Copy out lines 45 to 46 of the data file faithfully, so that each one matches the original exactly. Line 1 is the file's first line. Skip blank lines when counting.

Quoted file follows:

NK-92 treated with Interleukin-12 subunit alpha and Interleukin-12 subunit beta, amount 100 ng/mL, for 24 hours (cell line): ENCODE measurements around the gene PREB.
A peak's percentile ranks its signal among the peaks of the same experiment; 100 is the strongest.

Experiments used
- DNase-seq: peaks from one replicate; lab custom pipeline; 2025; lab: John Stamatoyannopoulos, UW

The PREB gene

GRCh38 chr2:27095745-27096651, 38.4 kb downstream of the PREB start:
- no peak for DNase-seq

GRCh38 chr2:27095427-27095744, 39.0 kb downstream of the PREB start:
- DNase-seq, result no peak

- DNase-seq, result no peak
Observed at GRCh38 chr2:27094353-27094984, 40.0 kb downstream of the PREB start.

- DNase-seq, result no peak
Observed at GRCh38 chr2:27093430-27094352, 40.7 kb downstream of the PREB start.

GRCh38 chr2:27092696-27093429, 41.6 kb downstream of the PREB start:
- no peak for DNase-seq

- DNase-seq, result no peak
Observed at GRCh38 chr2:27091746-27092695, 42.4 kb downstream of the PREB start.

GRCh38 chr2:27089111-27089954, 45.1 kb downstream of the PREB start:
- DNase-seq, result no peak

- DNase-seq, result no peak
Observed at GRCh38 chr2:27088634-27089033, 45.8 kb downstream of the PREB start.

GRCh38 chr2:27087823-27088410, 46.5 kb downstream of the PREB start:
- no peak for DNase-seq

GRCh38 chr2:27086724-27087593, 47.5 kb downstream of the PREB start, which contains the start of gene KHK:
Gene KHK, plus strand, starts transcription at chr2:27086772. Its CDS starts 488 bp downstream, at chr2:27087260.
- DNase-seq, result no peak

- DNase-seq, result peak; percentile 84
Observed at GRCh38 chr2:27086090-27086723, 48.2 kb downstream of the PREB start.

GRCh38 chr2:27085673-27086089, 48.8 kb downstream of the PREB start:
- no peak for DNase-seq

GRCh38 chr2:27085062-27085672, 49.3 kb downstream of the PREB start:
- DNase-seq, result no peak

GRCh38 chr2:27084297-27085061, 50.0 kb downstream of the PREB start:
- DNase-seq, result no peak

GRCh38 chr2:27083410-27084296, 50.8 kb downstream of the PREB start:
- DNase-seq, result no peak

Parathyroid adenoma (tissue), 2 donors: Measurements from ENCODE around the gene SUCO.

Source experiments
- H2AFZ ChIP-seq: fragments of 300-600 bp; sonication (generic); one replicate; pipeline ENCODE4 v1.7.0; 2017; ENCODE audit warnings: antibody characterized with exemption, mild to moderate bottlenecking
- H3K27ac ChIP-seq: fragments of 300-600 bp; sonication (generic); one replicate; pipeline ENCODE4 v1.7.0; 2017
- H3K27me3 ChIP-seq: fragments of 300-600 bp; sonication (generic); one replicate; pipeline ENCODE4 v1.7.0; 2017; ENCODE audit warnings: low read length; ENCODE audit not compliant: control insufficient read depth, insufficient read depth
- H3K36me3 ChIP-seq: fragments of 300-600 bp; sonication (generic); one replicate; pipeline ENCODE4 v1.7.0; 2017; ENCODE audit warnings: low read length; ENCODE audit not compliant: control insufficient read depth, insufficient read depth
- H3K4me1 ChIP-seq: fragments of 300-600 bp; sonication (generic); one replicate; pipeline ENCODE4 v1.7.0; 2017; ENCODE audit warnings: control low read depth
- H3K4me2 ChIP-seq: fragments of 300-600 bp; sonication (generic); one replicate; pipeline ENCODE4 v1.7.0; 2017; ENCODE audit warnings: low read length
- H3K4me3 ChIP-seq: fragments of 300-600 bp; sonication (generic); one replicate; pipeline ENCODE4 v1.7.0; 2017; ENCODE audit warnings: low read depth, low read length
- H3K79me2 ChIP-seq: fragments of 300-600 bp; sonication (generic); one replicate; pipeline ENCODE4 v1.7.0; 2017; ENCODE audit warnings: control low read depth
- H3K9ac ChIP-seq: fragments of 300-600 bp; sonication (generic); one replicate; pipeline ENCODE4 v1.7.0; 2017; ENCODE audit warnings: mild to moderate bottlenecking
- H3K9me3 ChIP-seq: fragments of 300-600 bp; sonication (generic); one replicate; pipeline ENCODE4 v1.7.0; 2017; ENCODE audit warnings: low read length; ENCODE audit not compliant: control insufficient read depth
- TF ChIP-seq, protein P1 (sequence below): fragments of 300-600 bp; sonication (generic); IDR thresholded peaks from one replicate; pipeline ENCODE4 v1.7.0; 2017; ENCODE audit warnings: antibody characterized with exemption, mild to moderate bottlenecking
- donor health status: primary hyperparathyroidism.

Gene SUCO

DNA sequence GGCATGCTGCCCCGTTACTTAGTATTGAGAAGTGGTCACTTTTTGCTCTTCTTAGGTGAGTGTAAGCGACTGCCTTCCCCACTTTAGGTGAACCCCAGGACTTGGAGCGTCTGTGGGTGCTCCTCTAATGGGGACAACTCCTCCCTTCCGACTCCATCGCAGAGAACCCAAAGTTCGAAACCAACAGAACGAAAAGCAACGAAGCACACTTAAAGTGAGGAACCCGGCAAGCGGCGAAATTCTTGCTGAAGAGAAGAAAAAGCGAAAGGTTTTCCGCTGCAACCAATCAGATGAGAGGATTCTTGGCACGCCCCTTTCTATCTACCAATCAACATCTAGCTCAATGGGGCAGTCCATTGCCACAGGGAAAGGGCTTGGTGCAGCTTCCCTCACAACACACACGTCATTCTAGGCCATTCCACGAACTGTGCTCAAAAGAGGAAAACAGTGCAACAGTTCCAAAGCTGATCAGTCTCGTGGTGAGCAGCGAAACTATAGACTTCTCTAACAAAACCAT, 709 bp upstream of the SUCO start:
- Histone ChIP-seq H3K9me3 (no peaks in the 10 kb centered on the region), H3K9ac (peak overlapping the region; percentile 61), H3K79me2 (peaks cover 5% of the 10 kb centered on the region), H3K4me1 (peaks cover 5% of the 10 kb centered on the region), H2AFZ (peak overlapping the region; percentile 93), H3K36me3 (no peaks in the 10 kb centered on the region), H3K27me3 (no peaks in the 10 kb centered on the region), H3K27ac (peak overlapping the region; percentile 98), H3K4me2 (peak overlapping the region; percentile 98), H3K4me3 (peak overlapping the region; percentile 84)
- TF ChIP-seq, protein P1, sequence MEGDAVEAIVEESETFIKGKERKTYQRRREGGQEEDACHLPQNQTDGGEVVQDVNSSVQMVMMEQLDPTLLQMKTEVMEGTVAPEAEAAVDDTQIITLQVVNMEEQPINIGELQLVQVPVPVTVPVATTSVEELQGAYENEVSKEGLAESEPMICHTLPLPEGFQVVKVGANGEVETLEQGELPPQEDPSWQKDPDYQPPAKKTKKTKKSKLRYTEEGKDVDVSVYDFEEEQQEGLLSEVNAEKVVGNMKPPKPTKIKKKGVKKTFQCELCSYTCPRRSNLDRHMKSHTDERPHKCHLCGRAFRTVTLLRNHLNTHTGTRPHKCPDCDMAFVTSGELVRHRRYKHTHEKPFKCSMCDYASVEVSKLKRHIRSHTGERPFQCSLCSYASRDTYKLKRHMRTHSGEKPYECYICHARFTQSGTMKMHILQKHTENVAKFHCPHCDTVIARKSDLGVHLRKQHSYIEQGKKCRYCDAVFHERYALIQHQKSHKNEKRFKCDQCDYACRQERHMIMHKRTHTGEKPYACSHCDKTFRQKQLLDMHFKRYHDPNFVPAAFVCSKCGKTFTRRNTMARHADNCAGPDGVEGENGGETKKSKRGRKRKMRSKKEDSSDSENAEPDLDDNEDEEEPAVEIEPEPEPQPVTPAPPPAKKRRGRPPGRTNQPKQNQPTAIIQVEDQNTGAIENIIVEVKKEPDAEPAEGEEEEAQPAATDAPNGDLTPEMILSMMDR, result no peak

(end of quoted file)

- H3K4me3 ChIP-seq: fragments of 300-600 bp; sonication (generic); one replicate; pipeline ENCODE4 v1.7.0; 2017; ENCODE audit warnings: low read depth, low read length
- H3K79me2 ChIP-seq: fragments of 300-600 bp; sonication (generic); one replicate; pipeline ENCODE4 v1.7.0; 2017; ENCODE audit warnings: control low read depth